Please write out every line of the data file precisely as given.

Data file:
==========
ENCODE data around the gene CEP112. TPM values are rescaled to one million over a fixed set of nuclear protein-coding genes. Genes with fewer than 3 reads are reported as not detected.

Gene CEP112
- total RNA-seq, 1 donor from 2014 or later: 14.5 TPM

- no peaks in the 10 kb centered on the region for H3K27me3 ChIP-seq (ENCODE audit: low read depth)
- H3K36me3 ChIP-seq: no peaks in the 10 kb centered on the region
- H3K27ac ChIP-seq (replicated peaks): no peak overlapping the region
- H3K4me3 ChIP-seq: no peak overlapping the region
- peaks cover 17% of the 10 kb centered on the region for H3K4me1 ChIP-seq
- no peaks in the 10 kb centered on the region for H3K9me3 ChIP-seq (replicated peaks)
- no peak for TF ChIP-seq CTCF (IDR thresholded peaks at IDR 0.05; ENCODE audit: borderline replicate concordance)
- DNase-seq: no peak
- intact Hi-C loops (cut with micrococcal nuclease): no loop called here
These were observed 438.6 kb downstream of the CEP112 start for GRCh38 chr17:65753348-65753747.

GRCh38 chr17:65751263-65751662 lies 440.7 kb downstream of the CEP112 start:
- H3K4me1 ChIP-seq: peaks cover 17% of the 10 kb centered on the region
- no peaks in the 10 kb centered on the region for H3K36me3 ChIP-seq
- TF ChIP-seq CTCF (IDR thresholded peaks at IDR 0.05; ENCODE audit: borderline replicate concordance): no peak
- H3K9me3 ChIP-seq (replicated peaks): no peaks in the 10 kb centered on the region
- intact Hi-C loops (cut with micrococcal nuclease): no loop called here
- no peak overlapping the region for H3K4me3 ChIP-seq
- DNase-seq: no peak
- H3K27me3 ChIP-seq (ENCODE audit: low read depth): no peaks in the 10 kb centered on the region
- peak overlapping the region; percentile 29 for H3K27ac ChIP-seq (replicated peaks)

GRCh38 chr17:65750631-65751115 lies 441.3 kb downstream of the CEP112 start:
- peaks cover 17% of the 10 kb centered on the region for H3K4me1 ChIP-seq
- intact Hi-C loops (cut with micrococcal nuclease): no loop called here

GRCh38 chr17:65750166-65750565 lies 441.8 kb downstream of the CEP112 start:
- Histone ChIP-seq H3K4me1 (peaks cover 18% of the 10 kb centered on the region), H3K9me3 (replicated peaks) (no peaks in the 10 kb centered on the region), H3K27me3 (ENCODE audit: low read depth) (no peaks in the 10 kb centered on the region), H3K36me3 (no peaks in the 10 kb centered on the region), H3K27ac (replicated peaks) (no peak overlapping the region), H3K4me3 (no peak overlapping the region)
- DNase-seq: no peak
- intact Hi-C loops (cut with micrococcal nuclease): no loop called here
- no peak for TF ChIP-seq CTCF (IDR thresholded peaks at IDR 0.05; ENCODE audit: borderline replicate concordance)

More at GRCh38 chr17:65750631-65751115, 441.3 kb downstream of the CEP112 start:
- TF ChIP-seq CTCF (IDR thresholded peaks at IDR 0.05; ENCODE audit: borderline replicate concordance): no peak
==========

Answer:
ENCODE data around the gene CEP112. TPM values are rescaled to one million over a fixed set of nuclear protein-coding genes. Genes with fewer than 3 reads are reported as not detected.

Gene CEP112
- total RNA-seq, 1 donor from 2014 or later: 14.5 TPM

- no peaks in the 10 kb centered on the region for H3K27me3 ChIP-seq (ENCODE audit: low read depth)
- H3K36me3 ChIP-seq: no peaks in the 10 kb centered on the region
- H3K27ac ChIP-seq (replicated peaks): no peak overlapping the region
- H3K4me3 ChIP-seq: no peak overlapping the region
- peaks cover 17% of the 10 kb centered on the region for H3K4me1 ChIP-seq
- no peaks in the 10 kb centered on the region for H3K9me3 ChIP-seq (replicated peaks)
- no peak for TF ChIP-seq CTCF (IDR thresholded peaks at IDR 0.05; ENCODE audit: borderline replicate concordance)
- DNase-seq: no peak
- intact Hi-C loops (cut with micrococcal nuclease): no loop called here
These were observed 438.6 kb downstream of the CEP112 start for GRCh38 chr17:65753348-65753747.

GRCh38 chr17:65751263-65751662 lies 440.7 kb downstream of the CEP112 start:
- H3K4me1 ChIP-seq: peaks cover 17% of the 10 kb centered on the region
- no peaks in the 10 kb centered on the region for H3K36me3 ChIP-seq
- TF ChIP-seq CTCF (IDR thresholded peaks at IDR 0.05; ENCODE audit: borderline replicate concordance): no peak
- H3K9me3 ChIP-seq (replicated peaks): no peaks in the 10 kb centered on the region
- intact Hi-C loops (cut with micrococcal nuclease): no loop called here
- no peak overlapping the region for H3K4me3 ChIP-seq
- DNase-seq: no peak
- H3K27me3 ChIP-seq (ENCODE audit: low read depth): no peaks in the 10 kb centered on the region
- peak overlapping the region; percentile 29 for H3K27ac ChIP-seq (replicated peaks)

GRCh38 chr17:65750631-65751115 lies 441.3 kb downstream of the CEP112 start:
- peaks cover 17% of the 10 kb centered on the region for H3K4me1 ChIP-seq
- intact Hi-C loops (cut with micrococcal nuclease): no loop called here

GRCh38 chr17:65750166-65750565 lies 441.8 kb downstream of the CEP112 start:
- Histone ChIP-seq H3K4me1 (peaks cover 18% of the 10 kb centered on the region), H3K9me3 (replicated peaks) (no peaks in the 10 kb centered on the region), H3K27me3 (ENCODE audit: low read depth) (no peaks in the 10 kb centered on the region), H3K36me3 (no peaks in the 10 kb centered on the region), H3K27ac (replicated peaks) (no peak overlapping the region), H3K4me3 (no peak overlapping the region)
- DNase-seq: no peak
- intact Hi-C loops (cut with micrococcal nuclease): no loop called here
- no peak for TF ChIP-seq CTCF (IDR thresholded peaks at IDR 0.05; ENCODE audit: borderline replicate concordance)

More at GRCh38 chr17:65750631-65751115, 441.3 kb downstream of the CEP112 start:
- TF ChIP-seq CTCF (IDR thresholded peaks at IDR 0.05; ENCODE audit: borderline replicate concordance): no peak